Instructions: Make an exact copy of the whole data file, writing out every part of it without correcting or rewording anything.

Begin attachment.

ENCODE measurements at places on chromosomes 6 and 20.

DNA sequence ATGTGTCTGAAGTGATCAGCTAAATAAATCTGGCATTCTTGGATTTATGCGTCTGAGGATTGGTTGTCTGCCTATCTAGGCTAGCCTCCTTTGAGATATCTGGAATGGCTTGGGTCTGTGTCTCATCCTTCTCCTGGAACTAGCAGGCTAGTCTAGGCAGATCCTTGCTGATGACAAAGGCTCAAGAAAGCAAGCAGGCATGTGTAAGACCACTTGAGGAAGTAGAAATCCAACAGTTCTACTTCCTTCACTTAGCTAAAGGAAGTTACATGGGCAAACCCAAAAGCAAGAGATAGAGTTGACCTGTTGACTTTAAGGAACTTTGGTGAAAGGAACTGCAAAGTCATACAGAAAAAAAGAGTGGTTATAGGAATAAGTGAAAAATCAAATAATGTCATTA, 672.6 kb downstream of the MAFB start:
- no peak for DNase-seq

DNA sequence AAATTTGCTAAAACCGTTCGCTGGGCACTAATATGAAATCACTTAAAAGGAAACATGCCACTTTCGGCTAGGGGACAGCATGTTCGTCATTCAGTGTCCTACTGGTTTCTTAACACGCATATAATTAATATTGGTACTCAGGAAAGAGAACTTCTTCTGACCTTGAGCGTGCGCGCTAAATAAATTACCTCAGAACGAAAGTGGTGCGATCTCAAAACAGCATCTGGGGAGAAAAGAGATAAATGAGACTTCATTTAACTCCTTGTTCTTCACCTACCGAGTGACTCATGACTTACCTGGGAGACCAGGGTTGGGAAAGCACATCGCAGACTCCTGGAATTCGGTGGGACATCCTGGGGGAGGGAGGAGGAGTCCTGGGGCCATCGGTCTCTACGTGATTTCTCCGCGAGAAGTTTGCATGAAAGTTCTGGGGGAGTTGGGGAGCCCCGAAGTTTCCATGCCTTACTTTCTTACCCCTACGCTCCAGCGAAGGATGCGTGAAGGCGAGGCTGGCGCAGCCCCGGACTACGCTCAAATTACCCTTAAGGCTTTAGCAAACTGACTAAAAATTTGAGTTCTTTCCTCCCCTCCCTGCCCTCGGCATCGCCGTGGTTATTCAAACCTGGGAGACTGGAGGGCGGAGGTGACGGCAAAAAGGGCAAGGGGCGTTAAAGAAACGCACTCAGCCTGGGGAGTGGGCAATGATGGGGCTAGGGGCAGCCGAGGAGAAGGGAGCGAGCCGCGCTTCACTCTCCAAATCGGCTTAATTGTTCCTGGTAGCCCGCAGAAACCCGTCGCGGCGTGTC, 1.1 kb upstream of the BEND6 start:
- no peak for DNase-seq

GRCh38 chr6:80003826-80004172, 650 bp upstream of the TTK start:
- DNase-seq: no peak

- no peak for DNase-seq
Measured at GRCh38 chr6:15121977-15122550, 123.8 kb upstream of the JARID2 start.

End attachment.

ENCODE measurements at places on chromosomes 6 and 20.

DNA sequence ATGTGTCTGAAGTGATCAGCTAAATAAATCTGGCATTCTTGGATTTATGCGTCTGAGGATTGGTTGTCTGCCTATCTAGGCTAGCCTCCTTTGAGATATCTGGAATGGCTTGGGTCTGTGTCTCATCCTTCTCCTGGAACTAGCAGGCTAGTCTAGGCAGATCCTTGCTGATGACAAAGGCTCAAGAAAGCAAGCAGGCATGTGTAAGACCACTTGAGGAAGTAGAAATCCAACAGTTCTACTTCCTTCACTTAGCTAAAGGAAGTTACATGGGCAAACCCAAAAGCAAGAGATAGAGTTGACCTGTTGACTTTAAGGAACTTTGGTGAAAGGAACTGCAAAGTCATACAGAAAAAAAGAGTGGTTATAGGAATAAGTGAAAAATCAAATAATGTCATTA, 672.6 kb downstream of the MAFB start:
- no peak for DNase-seq

DNA sequence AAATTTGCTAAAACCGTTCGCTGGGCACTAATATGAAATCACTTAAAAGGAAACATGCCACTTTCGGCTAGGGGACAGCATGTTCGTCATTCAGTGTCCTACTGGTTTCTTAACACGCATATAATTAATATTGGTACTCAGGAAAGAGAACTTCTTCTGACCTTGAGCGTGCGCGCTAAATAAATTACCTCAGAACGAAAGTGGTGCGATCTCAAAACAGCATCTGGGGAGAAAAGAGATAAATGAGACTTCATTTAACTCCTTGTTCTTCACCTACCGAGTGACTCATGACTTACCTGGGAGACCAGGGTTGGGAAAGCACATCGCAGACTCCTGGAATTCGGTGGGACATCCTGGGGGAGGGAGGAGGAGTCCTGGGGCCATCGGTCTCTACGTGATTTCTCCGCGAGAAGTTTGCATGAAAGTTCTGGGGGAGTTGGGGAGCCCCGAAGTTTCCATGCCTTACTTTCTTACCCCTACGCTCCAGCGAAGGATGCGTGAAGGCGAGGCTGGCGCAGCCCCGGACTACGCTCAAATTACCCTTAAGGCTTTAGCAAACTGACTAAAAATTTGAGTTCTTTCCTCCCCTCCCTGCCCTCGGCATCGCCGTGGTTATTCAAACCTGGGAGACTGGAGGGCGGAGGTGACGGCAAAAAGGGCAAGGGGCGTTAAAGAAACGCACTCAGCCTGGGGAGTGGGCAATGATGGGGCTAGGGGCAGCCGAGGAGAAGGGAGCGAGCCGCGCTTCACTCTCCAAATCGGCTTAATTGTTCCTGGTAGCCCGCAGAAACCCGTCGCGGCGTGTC, 1.1 kb upstream of the BEND6 start:
- no peak for DNase-seq

GRCh38 chr6:80003826-80004172, 650 bp upstream of the TTK start:
- DNase-seq: no peak

- no peak for DNase-seq
Measured at GRCh38 chr6:15121977-15122550, 123.8 kb upstream of the JARID2 start.